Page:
In the falling rate environment we envision, core and core plus strategies with intermediate-term durations have the potential to generate total returns that are substantially higher than current yields — yields likely to be at post-crisis highs. This type of environment is less beneficial for lower-quality, higher-leveraged income sectors due to their much lower sensitivity to interest rates (lower effective durations).
Higher starting yields make entry points less relevant
Numerous studies have highlighted the dramatically negative performance impact that a U.S. equity portfolio can experience by missing out on a handful of specific "stock market's best days." This has not been the case with an investment-grade bond portfolio. Compared to equities, future total returns are less sensitive to market entry points because of the return cushion provided by the income component — a cushion that is particularly sizeable today.
Nonetheless, market entry points do matter. Our investment process is rooted in research that focuses on estimating the economic trends and policy posture for the situation and the financial market outcomes based on the two. While we expect longer rates to trend lower in 2023 in an environment of macroeconomic uncertainty and heightened volatility, picking the bottoms or peaks has a much lower information ratio,2 in our opinion. As shown in Display 3, our analysis suggests that investors may be better off adding core and core plus exposure ahead of peak yields.
Bottom line: We believe investors should give serious thought to increasing core and core plus exposure given the strong return profile of higher-quality, longer-duration U.S. fixed income. The past year has witnessed a regime shift, and there is now less of a cost in yield advantage and a compelling case for total return advantage in doing so — even when market entry points may seem uncertain.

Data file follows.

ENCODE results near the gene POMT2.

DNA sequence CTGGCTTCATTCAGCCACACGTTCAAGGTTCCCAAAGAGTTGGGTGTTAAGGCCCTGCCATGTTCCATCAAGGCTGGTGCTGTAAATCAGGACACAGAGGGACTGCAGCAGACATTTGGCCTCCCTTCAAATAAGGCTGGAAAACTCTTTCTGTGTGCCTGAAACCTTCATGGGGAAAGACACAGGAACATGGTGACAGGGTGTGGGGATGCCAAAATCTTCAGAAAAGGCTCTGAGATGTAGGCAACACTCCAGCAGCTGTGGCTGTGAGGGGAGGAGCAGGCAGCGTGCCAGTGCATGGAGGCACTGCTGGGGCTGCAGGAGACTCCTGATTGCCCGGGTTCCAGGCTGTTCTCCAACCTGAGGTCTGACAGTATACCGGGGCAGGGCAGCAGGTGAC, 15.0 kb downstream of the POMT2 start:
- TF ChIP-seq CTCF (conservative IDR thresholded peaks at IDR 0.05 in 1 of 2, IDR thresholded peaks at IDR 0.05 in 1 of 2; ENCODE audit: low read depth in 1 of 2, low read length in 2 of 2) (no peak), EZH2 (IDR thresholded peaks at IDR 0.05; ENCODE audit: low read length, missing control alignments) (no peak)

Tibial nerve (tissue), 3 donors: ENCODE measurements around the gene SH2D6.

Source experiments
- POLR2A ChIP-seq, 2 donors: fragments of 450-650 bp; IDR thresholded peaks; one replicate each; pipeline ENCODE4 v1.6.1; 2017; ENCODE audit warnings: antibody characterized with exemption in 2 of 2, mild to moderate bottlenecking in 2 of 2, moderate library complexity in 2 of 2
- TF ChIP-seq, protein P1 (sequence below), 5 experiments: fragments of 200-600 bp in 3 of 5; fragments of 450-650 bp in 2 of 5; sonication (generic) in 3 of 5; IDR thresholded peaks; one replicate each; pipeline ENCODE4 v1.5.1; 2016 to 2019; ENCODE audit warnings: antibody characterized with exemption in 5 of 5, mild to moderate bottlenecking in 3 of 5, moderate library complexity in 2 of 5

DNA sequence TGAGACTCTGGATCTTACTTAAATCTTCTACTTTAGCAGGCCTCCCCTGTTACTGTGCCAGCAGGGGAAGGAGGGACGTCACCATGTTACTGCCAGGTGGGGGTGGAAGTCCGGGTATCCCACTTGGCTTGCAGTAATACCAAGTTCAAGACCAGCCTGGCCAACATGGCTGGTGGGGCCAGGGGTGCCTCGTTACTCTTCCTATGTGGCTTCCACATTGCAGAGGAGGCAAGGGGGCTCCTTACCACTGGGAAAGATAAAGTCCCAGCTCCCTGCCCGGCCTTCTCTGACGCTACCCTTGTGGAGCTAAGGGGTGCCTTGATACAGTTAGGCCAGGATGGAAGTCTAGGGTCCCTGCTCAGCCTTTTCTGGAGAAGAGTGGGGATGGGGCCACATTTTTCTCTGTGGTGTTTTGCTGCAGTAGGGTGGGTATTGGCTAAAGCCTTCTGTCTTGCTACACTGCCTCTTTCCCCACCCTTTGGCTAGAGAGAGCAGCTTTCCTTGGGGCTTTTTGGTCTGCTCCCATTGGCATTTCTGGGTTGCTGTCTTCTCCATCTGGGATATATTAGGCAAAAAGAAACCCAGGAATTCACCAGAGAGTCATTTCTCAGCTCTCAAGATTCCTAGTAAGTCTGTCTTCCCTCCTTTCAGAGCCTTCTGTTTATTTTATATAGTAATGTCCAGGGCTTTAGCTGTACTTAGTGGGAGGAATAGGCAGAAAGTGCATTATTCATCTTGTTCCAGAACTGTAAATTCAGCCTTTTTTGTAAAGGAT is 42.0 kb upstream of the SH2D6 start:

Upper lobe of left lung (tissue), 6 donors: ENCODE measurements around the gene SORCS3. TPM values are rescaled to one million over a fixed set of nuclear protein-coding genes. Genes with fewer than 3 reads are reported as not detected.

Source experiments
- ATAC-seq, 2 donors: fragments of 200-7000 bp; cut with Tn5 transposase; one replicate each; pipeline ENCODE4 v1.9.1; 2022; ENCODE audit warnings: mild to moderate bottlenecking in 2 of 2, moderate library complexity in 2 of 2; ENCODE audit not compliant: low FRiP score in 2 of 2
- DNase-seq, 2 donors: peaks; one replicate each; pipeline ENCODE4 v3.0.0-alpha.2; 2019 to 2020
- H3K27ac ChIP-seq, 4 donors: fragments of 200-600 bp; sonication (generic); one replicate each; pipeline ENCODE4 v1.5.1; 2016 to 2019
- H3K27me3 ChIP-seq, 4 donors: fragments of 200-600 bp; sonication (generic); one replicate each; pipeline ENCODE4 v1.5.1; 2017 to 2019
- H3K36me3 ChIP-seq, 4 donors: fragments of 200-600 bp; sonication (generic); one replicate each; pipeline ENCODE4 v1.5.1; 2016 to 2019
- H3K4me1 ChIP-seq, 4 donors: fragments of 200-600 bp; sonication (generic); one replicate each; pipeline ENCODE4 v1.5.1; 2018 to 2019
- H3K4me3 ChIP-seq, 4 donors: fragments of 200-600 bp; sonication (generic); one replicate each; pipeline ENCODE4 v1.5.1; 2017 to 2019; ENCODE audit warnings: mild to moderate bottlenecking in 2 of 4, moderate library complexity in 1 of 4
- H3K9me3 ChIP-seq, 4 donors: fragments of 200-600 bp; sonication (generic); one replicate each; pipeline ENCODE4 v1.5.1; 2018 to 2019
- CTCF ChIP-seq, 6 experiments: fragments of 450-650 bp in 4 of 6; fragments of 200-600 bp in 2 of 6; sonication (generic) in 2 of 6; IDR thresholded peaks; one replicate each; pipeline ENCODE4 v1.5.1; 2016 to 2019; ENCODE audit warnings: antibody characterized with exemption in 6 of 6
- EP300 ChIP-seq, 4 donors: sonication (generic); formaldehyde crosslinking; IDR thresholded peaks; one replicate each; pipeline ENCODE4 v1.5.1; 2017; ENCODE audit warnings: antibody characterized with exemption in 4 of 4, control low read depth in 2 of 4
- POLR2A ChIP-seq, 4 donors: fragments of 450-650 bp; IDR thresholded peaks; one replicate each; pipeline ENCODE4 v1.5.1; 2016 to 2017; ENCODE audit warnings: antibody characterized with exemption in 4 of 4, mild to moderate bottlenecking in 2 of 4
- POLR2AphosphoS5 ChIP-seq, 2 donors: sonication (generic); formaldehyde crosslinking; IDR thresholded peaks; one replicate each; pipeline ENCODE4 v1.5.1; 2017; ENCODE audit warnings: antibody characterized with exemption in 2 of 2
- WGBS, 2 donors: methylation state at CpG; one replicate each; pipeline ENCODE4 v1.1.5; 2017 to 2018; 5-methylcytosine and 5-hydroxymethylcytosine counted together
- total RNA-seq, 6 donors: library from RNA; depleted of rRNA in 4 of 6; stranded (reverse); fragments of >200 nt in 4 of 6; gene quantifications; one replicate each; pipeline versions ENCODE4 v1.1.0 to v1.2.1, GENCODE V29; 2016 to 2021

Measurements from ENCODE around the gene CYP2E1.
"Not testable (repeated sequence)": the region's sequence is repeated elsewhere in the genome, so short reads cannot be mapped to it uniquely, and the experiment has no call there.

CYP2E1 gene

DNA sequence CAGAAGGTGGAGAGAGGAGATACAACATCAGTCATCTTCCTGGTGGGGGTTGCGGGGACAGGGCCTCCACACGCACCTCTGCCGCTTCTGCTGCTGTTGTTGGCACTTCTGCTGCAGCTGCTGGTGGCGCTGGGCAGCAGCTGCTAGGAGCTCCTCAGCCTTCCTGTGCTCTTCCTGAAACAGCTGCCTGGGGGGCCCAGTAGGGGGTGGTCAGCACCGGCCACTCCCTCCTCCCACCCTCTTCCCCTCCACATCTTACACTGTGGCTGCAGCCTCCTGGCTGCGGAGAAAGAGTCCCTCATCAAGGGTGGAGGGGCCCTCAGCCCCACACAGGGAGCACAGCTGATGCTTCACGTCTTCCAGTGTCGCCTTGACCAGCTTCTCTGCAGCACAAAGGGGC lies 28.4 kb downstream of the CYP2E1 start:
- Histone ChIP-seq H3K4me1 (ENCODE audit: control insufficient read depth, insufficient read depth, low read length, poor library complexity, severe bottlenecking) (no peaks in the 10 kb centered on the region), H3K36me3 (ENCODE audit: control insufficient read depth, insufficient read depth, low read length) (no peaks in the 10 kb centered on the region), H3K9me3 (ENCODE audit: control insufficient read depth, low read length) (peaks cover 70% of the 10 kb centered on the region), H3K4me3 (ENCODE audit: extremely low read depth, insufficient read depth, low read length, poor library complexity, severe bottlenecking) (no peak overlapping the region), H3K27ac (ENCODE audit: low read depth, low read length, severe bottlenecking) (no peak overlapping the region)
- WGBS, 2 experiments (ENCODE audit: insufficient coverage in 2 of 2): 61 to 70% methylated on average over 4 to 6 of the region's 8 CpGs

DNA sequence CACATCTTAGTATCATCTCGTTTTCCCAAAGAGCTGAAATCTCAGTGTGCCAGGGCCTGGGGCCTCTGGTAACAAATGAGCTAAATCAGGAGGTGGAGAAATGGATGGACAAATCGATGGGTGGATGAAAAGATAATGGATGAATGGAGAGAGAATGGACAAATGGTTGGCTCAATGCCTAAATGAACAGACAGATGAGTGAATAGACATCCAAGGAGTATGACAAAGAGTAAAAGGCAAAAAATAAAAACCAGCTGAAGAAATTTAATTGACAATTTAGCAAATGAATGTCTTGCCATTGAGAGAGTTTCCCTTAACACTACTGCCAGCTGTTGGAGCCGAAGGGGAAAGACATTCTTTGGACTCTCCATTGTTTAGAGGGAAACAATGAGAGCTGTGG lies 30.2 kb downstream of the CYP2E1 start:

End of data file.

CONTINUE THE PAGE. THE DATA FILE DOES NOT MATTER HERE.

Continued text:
We also believe investors can enhance that return profile by allocating to strategies with the flexibility to capitalize on relative value opportunities identified through bottom-up fundamental research. We anticipate seeing many such opportunities, as the Fed-induced economic slowdown will likely create market volatility and meaningful valuation dispersion among sectors, industries and securities — unlike mid-2020 to 2022 when spreads generally moved in lockstep. The ability of actively managed core plus strategies to invest in non-investment-grade assets can further enhance returns.
1 Yield to worst is a measure which reflects the lowest potential yield earned on a bond without the issuer defaulting. The yield to worst is calculated by making worst-case scenario assumptions by calculating the returns that would be received if provisions, including prepayment, call or sinking fund, are used by the issuer.
2 Information ratio is a measurement of portfolio returns beyond the returns of a benchmark index, compared to the volatility of those returns.
The index performance is provided for illustrative purposes only and is not meant to depict the performance of a specific investment. Past performance is no guarantee of future results.
Bloomberg U.S. Aggregate Index is an unmanaged index of domestic investment-grade bonds, including corporate, government and mortgage-backed securities. "Bloomberg®" and the Bloomberg Index/Indices used are service marks of Bloomberg Finance L.P. and its affiliates, and have been licensed for use for certain purposes by Morgan Stanley Investment Management (MSIM). Bloomberg is not affiliated with MSIM, does not approve, endorse, review, or recommend any product, and. does not guarantee the timeliness, accurateness, or completeness of any data or information relating to any product.